Crash Test 2010 - 2011 Chevrolet Colorado /GMC Canyon (Side Impact) IIHS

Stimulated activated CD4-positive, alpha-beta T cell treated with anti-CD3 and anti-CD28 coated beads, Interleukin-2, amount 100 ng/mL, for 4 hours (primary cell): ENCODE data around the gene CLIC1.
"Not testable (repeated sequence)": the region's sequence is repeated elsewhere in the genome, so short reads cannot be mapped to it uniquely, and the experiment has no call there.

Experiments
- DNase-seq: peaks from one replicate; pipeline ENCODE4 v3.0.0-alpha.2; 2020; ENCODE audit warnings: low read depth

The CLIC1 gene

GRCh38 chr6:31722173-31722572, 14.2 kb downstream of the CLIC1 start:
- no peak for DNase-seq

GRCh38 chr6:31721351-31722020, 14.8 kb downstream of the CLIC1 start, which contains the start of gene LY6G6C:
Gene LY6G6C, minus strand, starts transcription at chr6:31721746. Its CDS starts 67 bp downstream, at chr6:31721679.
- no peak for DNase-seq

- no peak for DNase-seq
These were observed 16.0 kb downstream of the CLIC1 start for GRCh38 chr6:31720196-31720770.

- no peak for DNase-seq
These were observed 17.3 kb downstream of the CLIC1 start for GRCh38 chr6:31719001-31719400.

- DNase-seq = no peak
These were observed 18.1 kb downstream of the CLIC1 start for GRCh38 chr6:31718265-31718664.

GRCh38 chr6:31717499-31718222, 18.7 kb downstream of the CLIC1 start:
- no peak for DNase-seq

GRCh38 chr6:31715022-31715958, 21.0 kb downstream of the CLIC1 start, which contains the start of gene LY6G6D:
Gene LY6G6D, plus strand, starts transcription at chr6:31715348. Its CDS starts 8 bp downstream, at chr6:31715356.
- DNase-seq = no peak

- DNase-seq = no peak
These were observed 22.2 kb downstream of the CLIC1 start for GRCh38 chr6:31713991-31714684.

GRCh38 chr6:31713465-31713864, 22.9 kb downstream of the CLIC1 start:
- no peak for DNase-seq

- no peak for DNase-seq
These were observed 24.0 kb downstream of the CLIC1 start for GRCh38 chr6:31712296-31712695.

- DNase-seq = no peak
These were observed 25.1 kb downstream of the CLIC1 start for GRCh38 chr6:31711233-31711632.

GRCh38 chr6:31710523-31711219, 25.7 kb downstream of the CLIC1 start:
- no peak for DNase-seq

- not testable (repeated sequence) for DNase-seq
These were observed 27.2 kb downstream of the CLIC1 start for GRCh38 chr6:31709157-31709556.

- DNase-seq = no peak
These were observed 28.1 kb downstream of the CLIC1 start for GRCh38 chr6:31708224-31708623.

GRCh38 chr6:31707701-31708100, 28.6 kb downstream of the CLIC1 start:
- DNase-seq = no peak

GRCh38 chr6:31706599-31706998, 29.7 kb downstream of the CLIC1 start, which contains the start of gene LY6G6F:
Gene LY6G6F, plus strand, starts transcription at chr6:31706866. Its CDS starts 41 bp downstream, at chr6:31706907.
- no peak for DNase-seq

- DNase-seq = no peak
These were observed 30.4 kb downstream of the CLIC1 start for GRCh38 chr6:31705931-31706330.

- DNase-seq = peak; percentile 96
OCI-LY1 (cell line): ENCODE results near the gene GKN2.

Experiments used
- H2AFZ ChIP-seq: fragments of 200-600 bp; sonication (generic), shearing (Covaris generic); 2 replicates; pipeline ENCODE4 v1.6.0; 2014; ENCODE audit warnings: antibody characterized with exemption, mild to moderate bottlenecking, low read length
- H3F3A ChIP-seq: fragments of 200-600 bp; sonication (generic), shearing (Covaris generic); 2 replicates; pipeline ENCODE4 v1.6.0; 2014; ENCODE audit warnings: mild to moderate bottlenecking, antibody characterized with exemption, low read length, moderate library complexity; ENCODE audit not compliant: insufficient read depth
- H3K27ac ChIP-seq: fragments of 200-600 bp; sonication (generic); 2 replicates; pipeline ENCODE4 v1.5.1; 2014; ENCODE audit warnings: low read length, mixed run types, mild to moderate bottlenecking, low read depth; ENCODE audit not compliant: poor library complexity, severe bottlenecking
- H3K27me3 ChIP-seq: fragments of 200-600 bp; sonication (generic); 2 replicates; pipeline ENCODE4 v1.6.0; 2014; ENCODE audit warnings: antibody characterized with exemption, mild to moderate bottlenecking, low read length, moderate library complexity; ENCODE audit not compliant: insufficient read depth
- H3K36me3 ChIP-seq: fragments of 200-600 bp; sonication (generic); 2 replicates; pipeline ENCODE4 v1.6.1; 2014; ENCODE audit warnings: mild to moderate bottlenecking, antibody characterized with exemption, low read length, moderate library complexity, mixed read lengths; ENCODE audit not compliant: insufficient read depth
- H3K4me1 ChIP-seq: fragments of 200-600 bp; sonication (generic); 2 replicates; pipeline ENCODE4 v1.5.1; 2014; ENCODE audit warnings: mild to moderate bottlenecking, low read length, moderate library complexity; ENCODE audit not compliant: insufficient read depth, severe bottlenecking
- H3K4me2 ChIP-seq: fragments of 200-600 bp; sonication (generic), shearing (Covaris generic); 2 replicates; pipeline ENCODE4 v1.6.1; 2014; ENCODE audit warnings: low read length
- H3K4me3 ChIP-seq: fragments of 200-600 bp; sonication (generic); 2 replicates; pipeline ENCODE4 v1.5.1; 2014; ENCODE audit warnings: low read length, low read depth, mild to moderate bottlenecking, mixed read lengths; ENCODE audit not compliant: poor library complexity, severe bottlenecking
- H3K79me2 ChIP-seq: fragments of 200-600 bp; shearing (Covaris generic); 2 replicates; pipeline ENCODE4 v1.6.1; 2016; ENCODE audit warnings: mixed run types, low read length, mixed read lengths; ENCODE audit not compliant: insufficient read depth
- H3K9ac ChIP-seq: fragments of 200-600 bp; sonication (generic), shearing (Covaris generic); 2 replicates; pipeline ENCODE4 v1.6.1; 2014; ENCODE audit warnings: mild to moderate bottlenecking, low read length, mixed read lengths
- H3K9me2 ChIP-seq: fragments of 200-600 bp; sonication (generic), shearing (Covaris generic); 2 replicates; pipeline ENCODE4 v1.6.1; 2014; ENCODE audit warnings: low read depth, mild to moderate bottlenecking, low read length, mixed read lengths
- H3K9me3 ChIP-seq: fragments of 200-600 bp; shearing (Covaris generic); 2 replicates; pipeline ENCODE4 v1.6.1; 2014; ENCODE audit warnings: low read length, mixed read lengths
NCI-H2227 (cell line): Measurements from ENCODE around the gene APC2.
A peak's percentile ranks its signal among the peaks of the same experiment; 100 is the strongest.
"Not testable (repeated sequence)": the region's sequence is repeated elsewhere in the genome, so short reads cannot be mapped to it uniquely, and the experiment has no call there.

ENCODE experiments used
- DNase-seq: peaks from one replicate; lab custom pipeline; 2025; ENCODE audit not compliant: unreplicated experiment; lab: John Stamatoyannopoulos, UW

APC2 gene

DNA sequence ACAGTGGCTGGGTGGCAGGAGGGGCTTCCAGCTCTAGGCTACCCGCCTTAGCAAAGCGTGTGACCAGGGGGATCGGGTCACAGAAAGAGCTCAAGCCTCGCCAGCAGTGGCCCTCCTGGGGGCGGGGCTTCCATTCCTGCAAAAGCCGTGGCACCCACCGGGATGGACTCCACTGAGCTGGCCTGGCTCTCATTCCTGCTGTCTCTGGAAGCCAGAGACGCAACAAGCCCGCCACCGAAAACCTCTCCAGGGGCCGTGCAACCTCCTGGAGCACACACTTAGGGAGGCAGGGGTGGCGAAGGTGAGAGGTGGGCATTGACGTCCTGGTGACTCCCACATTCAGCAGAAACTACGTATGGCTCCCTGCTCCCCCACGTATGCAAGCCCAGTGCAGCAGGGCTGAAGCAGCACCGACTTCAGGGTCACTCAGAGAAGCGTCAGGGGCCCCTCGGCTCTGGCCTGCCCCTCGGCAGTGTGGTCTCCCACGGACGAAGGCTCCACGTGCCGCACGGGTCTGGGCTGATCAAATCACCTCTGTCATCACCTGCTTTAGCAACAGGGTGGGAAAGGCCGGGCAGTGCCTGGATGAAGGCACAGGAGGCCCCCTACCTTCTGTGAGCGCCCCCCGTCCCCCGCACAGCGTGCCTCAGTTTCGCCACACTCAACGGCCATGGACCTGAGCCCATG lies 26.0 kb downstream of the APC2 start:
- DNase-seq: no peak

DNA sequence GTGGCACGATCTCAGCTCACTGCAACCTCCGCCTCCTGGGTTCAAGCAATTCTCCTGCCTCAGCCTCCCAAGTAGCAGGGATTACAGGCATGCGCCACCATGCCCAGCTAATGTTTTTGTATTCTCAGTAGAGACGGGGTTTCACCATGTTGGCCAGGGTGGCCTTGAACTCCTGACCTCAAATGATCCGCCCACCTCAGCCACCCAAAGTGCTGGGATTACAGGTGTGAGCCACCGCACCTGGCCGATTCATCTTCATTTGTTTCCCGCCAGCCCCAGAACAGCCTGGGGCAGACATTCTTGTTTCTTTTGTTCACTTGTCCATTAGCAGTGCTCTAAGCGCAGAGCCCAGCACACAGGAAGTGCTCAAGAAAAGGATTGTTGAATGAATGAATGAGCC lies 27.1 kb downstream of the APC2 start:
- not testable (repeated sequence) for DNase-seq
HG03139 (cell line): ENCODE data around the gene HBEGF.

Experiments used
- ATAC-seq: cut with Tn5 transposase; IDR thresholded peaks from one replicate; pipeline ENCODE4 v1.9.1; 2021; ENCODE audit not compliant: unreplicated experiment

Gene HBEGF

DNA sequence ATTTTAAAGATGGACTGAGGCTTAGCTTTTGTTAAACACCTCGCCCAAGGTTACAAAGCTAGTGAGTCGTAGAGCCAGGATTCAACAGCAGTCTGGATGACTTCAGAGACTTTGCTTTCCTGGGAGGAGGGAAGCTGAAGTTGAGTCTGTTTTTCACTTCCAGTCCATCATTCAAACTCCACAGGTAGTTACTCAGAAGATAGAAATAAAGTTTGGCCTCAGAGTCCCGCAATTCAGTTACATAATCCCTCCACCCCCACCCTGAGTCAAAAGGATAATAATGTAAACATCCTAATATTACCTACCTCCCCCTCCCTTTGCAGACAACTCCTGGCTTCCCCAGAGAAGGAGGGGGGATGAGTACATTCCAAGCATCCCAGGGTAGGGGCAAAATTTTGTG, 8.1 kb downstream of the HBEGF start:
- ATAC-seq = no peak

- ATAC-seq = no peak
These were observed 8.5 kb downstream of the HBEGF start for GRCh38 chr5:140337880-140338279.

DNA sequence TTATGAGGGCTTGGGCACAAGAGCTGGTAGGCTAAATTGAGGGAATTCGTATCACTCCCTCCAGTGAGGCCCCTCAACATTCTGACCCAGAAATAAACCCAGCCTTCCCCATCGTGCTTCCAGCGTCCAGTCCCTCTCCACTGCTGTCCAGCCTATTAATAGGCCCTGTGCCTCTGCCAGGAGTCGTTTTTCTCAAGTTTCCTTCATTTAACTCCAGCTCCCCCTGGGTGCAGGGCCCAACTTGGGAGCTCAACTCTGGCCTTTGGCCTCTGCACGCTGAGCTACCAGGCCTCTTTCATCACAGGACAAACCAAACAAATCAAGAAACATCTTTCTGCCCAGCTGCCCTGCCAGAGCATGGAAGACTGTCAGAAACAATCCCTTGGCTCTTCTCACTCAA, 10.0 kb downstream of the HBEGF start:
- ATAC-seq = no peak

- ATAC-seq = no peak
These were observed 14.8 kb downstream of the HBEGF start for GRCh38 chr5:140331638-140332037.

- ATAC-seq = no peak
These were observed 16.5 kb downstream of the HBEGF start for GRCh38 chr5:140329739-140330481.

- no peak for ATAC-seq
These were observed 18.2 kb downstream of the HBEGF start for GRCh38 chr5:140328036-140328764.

Chevrolet Colorado crew cab 2010-11 models results also apply to: 2010-11 GMC Canyon crew cab | 2006-08 Isuzu i-series SIDE IMPACT TEST WITH STANDARD SIDE AIRBAGS OVERALL EVALUATION: Injury measures Head protection Structure/safety cage Head/neck Torso Pelvis/leg Driver Rear passenger Important: Side impact crash test ratings can be compared across vehicle type and weight categories. Good Acceptable Marginal Poor Test details: The Chevrolet Colorado and GMC Canyon were introduced in the 2004 model year as replacements for the Chevrolet S-10 and GMC Sonoma. Side airbags became standard beginning with 2010 models (they had been optional in 2004-09 models). Structure ratings are based on this test and on an earlier test of a 2008 Colorado model without side airbags. These side impact crash test ratings also apply to the Isuzu i-series pickup, which was introduced in the 2006 model year, because crew cab models had standard side airbags. The i-series was discontinued after the 2008 model year. Injury measures: Driver — Measures taken from the dummy indicate that rib fractures and/or internal organ injuries plus a fracture of the pelvis would be likely in a crash of this severity. In addition, loading to the shoulder was excessive. Rear passenger — Measures taken from the dummy indicate that rib fractures would be possible in a crash of this severity. The risk of significant injuries to other body regions is low. Head protection: Driver — The side curtain airbag adequately covered the window opening near the dummy's head during deployment, but the head then moved outward and downward into near proximity with the intruding barrier. Although the barrier did not hit the dummy's head in this test, this near miss indicates that only slightly different crash circumstances could produce a direct hit to a person's head. Rear passenger — The side curtain airbag did not deploy properly, and the dummy's head was hit by the window frame of the rear passenger door and the pillar behind the door. This impact did not produce high head injury measures, but the head protection is inadequate.